Are you having trouble connecting your Apple device to an external display? If you’re not using an Apple monitor, connecting to an external display can be confusing.
While hooking up an additional display has never been an issue for Windows PC users, this hasn’t always been the case for Apple device users. While a few years ago it was a huge hassle to connect a different monitor to your Mac or other Apple device, now it is much easier.
Whether you’re an event professional looking to connect your MacBook to a projector or video wall, or if you’re working in an office and want to use dual monitors, the goal of this article is to show you how to connect an Apple device to any display.
Connecting to a non-Apple display
While the easiest way to connect a non-Apple monitor to your Mac is by using an HDMI cable, most Apple devices don’t come equipped with HDMI ports. So if your Mac has an HDMI port, you can stop here – all you have to do is plug in, play, and follow the instructions on your Apple device.
However, if you’re using one of the latest Apple devices like an iMac, MacBook, Mac Mini, or another device, you’ll have trouble trying to connect with a standard HDMI port. That’s because most current Apple devices feature Thunderbolt 2 or 3 ports along with a couple of USB ports.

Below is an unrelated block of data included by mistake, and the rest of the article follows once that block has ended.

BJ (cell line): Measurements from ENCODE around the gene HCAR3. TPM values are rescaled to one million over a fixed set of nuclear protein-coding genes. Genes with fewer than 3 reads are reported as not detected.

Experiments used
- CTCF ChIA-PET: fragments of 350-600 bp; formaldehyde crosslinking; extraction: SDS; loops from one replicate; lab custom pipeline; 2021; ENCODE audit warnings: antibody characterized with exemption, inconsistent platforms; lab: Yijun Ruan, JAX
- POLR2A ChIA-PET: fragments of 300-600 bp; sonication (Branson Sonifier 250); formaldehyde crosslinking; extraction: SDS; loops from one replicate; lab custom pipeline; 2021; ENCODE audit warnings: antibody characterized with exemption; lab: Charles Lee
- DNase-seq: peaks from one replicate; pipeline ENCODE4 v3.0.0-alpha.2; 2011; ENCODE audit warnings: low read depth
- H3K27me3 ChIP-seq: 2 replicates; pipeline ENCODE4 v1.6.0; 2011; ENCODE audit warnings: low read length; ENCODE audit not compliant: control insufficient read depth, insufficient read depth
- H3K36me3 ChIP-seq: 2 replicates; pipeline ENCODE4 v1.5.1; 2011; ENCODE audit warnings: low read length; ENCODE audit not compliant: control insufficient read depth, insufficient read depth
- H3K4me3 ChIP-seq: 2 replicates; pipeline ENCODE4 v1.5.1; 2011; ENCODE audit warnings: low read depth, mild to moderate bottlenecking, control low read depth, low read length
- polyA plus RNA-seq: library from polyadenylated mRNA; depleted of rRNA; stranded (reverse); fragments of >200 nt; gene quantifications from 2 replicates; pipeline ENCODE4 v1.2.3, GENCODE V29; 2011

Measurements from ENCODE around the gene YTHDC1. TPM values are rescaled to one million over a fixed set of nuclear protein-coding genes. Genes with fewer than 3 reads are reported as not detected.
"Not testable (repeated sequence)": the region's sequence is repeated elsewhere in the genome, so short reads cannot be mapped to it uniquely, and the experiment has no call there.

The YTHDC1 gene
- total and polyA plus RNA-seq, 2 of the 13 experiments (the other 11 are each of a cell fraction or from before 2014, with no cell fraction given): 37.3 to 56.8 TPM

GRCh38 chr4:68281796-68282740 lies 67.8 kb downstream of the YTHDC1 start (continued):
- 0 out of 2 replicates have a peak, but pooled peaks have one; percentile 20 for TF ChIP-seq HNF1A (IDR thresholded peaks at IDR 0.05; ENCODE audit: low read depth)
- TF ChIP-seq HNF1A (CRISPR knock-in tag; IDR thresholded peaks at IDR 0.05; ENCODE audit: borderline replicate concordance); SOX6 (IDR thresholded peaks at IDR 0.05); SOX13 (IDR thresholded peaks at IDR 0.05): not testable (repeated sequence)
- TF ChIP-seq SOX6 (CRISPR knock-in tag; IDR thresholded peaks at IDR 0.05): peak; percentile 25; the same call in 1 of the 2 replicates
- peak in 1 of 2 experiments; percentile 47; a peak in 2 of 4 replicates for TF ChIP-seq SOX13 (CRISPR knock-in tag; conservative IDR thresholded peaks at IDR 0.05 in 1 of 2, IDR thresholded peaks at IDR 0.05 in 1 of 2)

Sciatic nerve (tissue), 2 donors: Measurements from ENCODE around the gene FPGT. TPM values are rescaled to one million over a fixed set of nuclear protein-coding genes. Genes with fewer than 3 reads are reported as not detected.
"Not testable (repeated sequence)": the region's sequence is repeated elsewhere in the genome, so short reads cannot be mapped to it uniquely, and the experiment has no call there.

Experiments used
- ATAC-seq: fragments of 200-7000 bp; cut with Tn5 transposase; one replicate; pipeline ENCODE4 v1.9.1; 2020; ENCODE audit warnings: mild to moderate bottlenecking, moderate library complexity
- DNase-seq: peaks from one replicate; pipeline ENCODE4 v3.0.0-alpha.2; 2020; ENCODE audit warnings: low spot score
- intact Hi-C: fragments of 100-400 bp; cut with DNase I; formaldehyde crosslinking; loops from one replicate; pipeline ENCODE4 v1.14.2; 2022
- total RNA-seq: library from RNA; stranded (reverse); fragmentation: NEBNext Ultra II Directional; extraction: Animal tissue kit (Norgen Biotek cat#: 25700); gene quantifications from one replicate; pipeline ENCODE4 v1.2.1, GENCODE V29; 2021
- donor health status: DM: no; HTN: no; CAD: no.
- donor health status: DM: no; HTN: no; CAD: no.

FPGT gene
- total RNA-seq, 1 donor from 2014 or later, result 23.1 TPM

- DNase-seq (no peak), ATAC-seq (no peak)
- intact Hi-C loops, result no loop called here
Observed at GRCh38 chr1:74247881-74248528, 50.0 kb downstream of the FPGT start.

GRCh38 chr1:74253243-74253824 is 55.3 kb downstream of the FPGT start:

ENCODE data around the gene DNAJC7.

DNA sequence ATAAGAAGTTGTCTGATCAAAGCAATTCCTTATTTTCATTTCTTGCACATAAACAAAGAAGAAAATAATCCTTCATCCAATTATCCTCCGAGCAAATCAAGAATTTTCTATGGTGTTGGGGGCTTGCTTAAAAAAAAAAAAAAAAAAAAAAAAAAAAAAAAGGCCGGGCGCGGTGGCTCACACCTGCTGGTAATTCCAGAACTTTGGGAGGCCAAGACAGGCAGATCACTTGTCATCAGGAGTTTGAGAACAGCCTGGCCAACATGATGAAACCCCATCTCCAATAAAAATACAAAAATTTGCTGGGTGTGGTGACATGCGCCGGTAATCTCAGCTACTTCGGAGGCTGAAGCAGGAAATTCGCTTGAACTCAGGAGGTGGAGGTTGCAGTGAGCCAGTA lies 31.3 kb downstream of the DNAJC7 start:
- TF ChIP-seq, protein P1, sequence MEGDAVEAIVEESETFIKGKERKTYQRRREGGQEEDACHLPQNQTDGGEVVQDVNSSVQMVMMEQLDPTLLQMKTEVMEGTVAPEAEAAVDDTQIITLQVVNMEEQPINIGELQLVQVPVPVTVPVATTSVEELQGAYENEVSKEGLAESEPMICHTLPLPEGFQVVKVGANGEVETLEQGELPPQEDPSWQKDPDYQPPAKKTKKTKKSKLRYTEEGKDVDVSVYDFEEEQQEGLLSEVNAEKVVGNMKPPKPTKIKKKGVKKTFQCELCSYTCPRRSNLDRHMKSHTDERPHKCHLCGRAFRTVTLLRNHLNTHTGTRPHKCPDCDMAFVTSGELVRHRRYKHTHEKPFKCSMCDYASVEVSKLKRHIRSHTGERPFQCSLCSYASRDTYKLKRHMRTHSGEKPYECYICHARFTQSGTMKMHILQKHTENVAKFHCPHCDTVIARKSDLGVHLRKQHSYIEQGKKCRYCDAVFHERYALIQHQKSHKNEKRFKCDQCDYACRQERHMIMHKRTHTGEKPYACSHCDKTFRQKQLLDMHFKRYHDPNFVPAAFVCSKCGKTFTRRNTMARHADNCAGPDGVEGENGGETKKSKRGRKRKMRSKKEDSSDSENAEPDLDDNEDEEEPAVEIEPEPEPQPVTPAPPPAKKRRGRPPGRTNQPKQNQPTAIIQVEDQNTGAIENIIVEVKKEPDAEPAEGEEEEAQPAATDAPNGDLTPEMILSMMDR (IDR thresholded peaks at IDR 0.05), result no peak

The easiest way to connect a non-Apple monitor to an Apple device that doesn’t have an HDMI port is to use an adapter that converts HDMI to Mini DisplayPort or Thunderbolt, depending on your machine. Of course, this only applies to monitors and external displays that have an HDMI connection.
Are you trying to connect your Apple device to an older display that only uses VGA or DVI? In this case, you’ll want to get a Mini DisplayPort (or Thunderbolt) to DVI or VGA adapter.
Since using all of these adapters can get confusing, keep in mind there are other options. You can also use adapters that rely on USB-C ports and are compatible with most devices. In this case, you’ll want to purchase a USB-C Digital AV Multiport Adapter since it can handle connections with HDMI, USB-A, and USB-C devices. There are also similar adapters that work with VGA instead of HDMI if you’re using old equipment.
Setting up your external display
Once you’ve decided upon the right adapter and cables, you can start setting up external displays on your Apple device.
The default settings put your external display on the right side of your main display. If you want to extend your display instead of mirroring it, go to the settings and options menu.
- First, go to the System Preferences… option represented by a grey icon with gears in the top-left section of your screen.
- Next, click on the first icon in the second row which is titled Displays and has a monitor icon.
- After that, click on the button that says Gather Windows. When you click this button, your main screen will show you icons for both monitors that are now connected to your system.